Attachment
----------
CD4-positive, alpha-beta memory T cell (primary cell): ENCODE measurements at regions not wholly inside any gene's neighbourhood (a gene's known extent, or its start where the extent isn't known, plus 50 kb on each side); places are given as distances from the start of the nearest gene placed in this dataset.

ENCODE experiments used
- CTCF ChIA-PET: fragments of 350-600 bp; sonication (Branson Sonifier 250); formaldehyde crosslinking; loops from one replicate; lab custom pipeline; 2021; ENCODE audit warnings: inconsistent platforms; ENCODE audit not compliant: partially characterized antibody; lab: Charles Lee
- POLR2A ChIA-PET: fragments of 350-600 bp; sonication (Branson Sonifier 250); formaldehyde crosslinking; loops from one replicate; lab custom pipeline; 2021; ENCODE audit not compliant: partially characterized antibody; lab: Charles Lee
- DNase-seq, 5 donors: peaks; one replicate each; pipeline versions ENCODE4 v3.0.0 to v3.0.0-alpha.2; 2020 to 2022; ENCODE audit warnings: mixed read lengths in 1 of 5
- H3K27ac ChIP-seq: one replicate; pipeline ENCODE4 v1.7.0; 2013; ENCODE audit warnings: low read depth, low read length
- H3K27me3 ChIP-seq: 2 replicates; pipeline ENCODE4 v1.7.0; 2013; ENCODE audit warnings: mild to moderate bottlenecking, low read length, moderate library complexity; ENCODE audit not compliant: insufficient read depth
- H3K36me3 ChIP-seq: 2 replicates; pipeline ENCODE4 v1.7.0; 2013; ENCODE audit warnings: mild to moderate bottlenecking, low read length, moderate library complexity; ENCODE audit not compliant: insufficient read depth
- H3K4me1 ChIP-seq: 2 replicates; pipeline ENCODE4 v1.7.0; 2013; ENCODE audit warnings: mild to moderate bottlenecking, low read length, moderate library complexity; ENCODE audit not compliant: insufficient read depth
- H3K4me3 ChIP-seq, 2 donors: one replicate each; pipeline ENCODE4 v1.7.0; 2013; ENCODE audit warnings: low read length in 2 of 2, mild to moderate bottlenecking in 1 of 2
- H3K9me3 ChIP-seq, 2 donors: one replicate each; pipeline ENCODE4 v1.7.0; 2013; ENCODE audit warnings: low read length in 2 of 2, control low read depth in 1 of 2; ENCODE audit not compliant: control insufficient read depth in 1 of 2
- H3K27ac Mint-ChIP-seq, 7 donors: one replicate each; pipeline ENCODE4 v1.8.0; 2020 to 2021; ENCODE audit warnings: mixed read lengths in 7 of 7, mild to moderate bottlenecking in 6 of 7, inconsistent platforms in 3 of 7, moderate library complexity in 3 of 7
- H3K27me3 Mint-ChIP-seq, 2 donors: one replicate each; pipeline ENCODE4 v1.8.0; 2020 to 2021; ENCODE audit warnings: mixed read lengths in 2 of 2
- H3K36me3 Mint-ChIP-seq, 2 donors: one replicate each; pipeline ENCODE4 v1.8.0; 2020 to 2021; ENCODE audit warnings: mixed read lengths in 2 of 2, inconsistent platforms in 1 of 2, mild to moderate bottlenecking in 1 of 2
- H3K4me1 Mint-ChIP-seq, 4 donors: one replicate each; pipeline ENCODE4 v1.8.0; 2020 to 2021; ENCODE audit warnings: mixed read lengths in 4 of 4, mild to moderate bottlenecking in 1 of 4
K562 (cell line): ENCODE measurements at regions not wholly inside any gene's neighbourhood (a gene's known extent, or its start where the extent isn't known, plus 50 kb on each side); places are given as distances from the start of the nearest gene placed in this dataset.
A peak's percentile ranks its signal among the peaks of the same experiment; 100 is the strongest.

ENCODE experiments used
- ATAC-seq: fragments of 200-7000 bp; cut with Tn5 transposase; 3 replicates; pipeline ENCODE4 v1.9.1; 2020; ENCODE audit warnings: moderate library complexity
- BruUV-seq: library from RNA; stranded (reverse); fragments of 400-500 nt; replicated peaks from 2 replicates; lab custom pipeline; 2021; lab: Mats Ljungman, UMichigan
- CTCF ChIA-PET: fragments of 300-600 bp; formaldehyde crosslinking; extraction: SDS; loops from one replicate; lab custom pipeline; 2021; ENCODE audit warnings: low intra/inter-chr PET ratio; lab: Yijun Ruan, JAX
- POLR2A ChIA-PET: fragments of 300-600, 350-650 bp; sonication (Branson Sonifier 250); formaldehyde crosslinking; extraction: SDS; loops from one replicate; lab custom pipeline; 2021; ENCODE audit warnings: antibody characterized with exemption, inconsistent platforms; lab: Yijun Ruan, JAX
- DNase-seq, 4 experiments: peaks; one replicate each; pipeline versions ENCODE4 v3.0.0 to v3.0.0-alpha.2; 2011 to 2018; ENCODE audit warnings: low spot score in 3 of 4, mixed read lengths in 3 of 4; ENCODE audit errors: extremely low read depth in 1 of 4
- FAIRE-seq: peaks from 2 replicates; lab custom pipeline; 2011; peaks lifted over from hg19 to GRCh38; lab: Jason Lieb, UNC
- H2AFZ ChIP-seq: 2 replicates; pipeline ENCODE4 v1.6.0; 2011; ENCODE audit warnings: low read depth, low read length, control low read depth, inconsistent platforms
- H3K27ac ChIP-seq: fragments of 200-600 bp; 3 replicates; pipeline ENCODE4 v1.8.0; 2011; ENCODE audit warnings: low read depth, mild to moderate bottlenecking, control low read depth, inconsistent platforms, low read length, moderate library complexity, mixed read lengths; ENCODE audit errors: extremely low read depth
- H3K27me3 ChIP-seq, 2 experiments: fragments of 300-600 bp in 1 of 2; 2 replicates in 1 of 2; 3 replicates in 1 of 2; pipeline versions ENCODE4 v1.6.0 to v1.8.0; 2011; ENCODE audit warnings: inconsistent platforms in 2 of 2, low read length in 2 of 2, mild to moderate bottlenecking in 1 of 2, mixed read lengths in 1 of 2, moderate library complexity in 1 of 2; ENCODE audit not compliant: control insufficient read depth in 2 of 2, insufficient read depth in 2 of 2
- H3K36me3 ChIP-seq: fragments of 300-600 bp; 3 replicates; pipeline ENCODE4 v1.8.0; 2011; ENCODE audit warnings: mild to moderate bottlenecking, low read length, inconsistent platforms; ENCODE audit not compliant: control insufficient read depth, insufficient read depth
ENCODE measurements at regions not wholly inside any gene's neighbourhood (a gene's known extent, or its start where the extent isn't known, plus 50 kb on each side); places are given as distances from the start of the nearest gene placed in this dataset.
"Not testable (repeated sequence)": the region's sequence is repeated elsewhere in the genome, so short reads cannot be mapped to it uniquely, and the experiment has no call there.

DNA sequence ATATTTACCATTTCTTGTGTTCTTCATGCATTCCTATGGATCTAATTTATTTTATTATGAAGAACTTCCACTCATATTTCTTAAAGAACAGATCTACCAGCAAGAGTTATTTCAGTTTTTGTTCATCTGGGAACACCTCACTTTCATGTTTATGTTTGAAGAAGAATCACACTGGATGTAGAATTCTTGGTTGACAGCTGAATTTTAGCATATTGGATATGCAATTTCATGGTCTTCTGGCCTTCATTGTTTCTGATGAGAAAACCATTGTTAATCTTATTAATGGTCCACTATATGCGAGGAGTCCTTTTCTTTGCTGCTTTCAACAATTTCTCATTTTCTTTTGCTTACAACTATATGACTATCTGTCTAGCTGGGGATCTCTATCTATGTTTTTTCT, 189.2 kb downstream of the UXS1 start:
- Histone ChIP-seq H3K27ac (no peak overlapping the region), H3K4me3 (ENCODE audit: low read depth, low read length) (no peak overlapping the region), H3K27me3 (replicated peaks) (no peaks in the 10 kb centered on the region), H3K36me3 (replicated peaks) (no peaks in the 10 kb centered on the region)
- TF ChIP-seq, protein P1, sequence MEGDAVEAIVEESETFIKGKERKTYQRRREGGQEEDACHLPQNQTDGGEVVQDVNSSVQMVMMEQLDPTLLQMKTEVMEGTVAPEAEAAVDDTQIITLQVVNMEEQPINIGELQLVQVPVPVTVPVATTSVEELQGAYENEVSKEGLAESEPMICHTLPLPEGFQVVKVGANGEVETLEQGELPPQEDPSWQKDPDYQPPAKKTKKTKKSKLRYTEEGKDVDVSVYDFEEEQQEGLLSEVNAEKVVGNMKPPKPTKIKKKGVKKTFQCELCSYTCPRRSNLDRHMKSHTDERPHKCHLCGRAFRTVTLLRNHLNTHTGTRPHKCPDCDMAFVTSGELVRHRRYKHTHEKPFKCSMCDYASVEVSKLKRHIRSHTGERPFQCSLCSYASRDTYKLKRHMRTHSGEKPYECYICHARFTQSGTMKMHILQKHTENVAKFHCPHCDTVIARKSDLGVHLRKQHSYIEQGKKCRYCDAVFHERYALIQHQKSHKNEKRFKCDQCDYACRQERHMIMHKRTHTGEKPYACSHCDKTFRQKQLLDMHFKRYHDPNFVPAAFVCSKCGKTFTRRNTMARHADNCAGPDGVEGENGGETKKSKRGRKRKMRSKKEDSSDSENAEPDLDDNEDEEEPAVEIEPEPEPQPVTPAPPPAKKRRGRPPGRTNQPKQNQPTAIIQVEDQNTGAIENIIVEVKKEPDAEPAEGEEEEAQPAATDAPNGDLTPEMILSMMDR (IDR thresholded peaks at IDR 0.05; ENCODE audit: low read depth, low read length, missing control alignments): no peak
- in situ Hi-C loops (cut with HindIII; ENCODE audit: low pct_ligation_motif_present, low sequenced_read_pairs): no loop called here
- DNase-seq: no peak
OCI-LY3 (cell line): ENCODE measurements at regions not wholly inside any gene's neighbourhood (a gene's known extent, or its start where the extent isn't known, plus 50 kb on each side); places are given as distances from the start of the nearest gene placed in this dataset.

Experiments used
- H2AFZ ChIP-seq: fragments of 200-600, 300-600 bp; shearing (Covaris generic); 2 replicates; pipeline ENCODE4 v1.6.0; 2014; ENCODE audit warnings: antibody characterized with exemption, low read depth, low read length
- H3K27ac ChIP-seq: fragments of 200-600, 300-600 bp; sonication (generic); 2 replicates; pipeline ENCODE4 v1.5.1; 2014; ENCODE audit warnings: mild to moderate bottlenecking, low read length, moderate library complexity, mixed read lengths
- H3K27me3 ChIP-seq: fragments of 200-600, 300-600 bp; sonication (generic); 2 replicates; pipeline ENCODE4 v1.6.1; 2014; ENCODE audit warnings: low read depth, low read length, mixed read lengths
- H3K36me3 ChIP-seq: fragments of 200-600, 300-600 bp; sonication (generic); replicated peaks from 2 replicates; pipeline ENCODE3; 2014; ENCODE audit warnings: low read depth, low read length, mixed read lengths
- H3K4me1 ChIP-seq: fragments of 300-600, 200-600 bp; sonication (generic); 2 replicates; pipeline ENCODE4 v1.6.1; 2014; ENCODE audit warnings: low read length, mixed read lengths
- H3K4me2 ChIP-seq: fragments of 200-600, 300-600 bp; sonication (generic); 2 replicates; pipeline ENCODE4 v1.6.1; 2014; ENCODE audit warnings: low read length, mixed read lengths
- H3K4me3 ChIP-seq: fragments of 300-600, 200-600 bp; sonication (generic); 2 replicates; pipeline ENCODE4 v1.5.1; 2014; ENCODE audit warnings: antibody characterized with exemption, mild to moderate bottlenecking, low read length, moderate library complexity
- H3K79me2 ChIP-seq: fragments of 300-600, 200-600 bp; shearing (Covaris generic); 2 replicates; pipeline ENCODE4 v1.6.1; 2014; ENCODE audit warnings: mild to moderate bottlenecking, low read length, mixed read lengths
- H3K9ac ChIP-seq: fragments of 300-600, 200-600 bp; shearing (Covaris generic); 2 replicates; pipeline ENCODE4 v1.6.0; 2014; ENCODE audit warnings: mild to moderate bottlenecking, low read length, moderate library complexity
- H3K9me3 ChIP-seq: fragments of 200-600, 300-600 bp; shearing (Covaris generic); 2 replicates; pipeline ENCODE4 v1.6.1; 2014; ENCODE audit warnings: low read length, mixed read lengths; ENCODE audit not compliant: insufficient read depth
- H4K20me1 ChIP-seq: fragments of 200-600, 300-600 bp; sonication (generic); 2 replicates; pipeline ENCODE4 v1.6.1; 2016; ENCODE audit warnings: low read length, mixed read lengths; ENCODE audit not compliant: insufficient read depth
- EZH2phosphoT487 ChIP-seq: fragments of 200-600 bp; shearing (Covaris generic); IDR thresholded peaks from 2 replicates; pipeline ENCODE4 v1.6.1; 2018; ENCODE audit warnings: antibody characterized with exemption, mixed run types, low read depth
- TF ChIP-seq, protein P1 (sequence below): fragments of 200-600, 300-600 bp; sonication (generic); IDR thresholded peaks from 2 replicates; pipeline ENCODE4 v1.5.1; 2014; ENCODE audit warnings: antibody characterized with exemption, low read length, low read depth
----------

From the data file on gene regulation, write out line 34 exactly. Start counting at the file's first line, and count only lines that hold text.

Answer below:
- in situ Hi-C loops (cut with HindIII; ENCODE audit: low pct_ligation_motif_present, low sequenced_read_pairs): no loop called here